From the confession of St. Patrick. Link:https://en.wikisource.org/wiki/The_Most_Ancient_Lives_of_Saint_Patrick/The_Confession_of_St._Patrick

    So, Protestants can’t claim him for their own any more than the Catholics can.

    As for wearing orange, that might seem like a good Protestant thing to do, but as late as the mid 1800s here in Canada, namely Toronto, the Orange party was associated with violence and coercion (as were the Catholic party), as Dickens reported in 1842 in American Notes after visiting Toronto:

    It is a matter of deep regret that political differences should have run high in this place, and led to most discreditable and disgraceful results. It is not long since guns were discharged from a window in this town at the successful candidates in an election, and the coachman of one of them was actually shot in the body, though not dangerously wounded. But one man was killed on the same occasion; and from the very window whence he received his death, the very flag which shielded his murderer (not only in the commission of his crime, but from its consequences), was displayed again on the occasion of the public ceremony performed by the Governor General, to which I have just adverted. Of all the colours in the rainbow, there is but one which could be so employed: I need not say that flag was orange. Link: http://www.gutenberg.org/files/675/675-h/675-h.htm#page167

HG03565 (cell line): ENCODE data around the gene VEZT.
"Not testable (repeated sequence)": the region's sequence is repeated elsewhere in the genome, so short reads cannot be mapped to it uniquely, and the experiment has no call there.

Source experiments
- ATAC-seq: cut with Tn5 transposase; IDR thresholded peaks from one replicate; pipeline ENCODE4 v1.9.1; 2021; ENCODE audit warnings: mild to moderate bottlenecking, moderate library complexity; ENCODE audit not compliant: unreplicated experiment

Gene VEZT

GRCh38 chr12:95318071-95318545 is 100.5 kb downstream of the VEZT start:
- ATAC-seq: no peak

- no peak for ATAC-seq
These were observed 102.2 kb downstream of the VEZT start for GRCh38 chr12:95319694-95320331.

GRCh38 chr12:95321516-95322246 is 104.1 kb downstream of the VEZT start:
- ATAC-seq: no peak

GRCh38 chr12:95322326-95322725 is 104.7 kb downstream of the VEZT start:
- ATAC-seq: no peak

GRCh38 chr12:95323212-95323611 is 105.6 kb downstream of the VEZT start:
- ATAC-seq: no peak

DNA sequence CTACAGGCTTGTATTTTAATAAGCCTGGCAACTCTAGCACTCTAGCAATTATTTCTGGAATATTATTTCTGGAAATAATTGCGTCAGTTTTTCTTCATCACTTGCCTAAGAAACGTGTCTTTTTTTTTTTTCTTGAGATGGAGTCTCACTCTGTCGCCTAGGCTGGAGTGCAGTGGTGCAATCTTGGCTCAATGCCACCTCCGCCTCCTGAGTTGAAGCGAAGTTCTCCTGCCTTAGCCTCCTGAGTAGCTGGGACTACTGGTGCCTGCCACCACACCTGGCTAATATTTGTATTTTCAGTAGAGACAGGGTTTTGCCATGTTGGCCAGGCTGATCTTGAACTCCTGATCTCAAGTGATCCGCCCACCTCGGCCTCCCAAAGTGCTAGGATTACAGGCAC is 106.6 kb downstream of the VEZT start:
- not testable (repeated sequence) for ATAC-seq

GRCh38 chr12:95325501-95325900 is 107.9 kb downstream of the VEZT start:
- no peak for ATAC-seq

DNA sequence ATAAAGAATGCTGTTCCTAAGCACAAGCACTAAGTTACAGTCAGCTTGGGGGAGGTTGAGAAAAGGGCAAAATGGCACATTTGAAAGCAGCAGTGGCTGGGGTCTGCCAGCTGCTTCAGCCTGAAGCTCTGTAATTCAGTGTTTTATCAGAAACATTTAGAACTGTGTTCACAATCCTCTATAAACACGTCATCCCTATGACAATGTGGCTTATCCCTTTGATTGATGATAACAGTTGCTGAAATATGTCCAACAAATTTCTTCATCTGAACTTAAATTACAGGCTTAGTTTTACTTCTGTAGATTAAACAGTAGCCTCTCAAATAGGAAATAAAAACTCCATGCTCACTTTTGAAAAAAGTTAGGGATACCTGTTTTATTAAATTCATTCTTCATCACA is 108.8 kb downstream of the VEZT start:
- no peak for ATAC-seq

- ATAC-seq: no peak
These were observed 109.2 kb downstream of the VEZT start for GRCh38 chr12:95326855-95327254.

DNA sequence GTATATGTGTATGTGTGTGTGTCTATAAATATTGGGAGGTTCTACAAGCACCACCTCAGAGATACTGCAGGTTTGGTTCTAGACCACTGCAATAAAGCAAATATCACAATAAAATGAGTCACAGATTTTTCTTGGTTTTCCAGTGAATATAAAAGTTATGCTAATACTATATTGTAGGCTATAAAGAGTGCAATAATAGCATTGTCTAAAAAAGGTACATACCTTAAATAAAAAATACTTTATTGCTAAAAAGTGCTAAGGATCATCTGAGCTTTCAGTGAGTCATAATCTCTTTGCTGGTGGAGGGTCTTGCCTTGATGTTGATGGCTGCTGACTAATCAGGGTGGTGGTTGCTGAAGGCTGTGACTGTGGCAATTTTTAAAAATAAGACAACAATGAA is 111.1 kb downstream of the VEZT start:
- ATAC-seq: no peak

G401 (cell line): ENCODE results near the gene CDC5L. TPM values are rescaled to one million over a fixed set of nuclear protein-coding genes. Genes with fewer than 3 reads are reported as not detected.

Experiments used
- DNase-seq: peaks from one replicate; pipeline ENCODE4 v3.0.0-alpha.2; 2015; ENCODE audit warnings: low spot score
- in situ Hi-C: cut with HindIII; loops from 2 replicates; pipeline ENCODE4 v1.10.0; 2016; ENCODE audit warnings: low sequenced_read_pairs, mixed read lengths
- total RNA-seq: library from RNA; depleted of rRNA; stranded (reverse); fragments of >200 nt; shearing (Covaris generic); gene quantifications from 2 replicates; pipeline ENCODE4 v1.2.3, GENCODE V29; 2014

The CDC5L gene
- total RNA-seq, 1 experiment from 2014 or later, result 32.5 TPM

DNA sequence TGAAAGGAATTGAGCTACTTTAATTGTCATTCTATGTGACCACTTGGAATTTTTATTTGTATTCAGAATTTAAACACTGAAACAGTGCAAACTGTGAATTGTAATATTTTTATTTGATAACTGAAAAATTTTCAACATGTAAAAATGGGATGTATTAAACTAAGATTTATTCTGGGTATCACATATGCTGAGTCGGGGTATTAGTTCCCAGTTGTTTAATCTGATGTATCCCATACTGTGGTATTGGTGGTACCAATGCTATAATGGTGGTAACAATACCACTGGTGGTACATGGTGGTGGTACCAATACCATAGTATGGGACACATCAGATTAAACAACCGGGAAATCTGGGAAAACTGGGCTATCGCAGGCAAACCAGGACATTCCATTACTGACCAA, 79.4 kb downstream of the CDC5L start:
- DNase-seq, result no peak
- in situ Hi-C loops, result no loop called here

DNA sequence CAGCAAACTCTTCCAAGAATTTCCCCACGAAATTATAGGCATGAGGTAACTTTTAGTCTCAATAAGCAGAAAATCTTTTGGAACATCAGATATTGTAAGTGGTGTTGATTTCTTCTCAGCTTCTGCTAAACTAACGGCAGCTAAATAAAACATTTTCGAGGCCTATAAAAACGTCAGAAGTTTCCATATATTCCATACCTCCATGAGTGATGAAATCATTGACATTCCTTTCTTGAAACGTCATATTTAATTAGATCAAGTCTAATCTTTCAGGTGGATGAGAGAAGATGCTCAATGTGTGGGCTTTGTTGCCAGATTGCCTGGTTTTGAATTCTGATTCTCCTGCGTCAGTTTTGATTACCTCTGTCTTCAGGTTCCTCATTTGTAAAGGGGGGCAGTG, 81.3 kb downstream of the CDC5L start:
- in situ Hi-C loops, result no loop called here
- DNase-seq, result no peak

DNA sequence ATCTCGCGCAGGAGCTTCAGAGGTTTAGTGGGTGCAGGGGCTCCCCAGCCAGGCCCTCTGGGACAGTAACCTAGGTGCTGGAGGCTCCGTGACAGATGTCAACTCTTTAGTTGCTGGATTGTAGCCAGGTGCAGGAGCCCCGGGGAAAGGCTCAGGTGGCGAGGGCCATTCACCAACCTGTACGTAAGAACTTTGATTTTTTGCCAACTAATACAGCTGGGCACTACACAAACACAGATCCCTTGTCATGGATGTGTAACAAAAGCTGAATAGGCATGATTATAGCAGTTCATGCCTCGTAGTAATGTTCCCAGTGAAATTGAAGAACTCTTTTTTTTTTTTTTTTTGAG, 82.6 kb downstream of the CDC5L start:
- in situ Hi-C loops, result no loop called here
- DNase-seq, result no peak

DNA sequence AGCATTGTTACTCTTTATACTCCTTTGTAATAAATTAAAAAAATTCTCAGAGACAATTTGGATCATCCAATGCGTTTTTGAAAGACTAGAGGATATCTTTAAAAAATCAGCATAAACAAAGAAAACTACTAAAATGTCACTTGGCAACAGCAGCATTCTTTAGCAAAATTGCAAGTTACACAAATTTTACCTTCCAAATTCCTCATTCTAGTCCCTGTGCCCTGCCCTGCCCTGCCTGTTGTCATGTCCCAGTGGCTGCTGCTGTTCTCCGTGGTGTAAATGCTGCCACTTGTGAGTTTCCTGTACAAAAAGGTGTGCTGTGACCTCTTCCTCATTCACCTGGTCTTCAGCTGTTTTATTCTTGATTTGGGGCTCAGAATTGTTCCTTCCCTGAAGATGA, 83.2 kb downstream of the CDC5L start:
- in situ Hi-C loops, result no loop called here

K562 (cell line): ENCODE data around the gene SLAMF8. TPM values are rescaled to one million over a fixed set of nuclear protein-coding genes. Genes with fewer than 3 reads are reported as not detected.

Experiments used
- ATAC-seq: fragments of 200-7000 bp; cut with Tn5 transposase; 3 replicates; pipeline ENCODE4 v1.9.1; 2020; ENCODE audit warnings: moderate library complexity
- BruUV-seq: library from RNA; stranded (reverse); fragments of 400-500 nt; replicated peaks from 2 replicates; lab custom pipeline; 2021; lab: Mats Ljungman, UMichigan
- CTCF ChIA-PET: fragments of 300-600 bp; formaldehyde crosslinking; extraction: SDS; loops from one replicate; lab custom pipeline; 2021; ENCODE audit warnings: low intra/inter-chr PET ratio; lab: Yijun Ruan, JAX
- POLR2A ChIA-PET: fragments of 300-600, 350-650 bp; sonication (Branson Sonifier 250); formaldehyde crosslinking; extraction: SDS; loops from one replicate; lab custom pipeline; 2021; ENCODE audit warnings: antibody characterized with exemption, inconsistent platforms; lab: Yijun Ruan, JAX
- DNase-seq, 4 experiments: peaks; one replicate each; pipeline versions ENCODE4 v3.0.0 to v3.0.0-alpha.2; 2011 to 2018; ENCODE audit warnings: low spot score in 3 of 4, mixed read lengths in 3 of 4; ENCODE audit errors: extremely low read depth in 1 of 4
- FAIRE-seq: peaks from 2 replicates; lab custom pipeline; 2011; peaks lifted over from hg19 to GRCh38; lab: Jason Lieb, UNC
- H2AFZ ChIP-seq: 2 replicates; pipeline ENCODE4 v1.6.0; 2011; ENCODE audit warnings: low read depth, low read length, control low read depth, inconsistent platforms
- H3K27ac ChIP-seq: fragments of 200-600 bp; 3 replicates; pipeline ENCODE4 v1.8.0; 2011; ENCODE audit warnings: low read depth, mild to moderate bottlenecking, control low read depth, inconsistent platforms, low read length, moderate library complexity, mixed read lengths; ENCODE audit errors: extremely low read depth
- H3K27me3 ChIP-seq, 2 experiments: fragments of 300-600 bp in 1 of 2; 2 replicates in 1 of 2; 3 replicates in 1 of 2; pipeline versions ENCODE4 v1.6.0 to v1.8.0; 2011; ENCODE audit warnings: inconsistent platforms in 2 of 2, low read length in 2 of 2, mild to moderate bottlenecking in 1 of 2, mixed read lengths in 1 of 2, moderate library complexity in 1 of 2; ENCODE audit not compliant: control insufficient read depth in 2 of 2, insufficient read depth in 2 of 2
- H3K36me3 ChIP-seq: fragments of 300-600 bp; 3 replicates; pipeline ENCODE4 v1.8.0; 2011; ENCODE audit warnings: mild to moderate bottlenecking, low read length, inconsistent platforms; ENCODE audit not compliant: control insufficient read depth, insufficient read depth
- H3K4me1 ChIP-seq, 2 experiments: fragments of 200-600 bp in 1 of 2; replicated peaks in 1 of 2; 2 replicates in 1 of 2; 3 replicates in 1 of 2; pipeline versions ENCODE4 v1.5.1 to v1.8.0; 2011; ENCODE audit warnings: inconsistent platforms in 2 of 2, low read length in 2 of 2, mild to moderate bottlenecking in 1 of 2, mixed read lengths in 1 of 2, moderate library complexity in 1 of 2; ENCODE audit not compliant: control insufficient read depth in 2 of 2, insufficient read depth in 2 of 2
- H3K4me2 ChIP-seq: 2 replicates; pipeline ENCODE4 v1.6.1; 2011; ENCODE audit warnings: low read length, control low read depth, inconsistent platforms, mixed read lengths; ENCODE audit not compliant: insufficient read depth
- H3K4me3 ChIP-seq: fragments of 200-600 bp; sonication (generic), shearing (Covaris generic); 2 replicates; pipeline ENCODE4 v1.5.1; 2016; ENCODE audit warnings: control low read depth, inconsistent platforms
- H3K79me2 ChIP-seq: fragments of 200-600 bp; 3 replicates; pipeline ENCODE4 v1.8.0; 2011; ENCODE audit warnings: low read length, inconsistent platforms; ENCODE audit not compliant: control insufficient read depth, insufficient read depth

With such an ugly history behind the orange and green in Ireland, which spilled over into areas that those who emigrated from Ireland came into, it would perhaps be wise of Christians to avoid deliberately poking those we disagree with in the eye.


  25. My grandfather, who came to the US via Canada, apparently had several ‘Orange Order’ books and pamphlets that some younger relatives wound up inheriting — I don’t remember ever seeing the materials, but they were rather shocked as I recall


  26. The third bird action photo from the other day is not an argument. It is a pair of house finches, with the male doing “courtship feeding” of his mate . . . in a snowstorm! Actually it wasn’t snowing all that hard right then, but it was snowing, not a time you expect to see breeding behavior.

    This particular male house finch is rather distinctive–I’ve noticed him on other times–because his coloring is more orange than red. Kinda gives a lie to the idea that only the brightest males are accepted by females, since clearly not all the house finches in our area would have paired up yet. (And when I was a child we had a very dull house finch nest in front of our house two years in a row–he was an extra good father, just not very brightly colored. The second year it was clearly the same male back again, but there was no telling whether he was with the same mate as the year before.)


  27. Nice bird pictures today. We have all those here, too — lots of juncos, some downy woodpeckers, and fewer house finches.


  28. Bible study early tomorrow morning, then home for a late-morning piano tuning. The hammer on the B below Middle C broke this week, so that needs repair. An easy fix, but one I can’t do. It’s been almost two years since the last tuning, so that’s needed, anyway.